Suddenly the squeals of Gawd alone knows what orgy emerge from the left where a tourist boat has just drawn up, the moanings of a muezzin waft over from the right where the village of Kompong Komodo stretches out along the shore, and now the noisy little generators of four more moored tourist craft throw in their tuppence. All we need now is a tsunami!
I cannot sleep. As dawn breaks, the island appears more mysterious than ever, its saw teeth and green mountain folds veiled in cloud and mist. At last I set foot on the Komodo dragons' ground zero. And how do I do it?
By clambering up the wooden struts of a lofty pier like a spider monkey, nearly falling into the water as one boat hand tugs at me from atop the pier and the captain gives a hearty shove to my arse from the deck below - all because the wretched tub has too deep a draught to enter by the normal lower steps. O dignity, wherefore art thou dignity!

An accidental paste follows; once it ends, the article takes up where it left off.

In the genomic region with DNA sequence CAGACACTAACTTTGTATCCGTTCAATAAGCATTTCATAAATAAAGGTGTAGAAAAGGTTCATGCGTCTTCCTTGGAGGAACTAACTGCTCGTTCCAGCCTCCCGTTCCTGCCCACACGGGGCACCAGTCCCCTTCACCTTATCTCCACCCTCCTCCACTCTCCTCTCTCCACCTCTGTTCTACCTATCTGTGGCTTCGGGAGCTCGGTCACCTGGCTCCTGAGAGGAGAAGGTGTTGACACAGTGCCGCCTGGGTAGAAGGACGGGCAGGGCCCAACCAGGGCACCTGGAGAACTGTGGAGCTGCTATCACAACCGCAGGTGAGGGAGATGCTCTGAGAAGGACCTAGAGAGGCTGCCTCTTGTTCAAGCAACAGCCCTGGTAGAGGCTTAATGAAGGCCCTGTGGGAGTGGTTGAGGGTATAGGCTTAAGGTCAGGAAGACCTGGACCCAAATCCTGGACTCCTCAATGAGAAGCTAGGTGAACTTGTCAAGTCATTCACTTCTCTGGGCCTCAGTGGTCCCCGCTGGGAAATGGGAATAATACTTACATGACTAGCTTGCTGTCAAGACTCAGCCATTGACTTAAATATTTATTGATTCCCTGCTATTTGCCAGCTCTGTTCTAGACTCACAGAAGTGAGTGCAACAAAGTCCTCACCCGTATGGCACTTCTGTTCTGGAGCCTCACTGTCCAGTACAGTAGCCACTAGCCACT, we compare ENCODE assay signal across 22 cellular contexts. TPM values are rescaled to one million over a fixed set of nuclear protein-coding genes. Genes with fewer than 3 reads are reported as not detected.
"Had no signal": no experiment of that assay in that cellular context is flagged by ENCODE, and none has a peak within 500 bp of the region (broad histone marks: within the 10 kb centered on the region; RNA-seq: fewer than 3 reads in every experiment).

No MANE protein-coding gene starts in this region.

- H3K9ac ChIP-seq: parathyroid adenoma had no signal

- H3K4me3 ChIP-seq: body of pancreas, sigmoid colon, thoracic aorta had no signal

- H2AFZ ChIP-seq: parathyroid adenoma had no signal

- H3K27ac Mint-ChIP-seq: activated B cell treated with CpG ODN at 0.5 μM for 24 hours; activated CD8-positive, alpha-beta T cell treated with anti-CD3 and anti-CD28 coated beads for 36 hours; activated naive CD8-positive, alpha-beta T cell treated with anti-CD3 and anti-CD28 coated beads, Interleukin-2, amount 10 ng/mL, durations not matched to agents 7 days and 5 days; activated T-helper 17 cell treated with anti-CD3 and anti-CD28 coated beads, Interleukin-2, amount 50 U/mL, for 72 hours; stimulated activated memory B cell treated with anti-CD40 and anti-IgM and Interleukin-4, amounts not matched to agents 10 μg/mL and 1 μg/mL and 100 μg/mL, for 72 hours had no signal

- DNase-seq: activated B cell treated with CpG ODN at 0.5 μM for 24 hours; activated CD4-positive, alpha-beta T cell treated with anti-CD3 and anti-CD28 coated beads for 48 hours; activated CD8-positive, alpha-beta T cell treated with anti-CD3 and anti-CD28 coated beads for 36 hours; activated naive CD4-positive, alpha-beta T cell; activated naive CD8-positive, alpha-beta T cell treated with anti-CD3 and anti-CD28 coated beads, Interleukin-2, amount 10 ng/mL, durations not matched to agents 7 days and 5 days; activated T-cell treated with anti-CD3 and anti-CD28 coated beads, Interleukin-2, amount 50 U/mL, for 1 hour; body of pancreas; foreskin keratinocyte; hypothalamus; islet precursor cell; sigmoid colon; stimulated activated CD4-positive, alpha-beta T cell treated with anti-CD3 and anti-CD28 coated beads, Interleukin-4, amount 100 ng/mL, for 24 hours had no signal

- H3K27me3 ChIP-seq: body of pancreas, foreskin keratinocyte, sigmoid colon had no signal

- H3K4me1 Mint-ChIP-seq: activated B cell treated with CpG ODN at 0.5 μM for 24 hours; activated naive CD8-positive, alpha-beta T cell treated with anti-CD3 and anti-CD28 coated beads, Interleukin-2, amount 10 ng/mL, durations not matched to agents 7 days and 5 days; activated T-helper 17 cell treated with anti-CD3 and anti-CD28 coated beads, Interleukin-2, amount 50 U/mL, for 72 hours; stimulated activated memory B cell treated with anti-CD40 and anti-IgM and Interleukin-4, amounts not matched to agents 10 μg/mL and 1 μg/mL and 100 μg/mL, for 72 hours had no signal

There are estimated to be up to 3,000 dragons on Komodo, and we only go a short distance before we come eye to sleepy eye with a large male resting under a tree. He really is impressive lying there with his stout, sturdy clawed feet and curving tail - which he can use as weapon to wham into victims and knock them over.
He flicks out his long, forked, yellow tongue and just stares at us in contempt, turning his head. We continue on, following a trail of white dragon poo amid bird calls. Latif, the guide, explains how young dragons climb trees and live up there to avoid being eaten by adult males.
Up on a rock we come upon a female, resting. She's a good bit smaller than the male, but reacts with the same disdain.
Meanwhile, the views over the vegetation to the mountains are superb.
[Upcoming blog next Sunday: Animal Planet on the Looney Front - More Toothy Customers, from Lions to Tasmanian Devils]
By the same author: Bussing The Amazon: On The Road With The Accidental Journalist, available with free excerpts on Kindle and in print version on Amazon.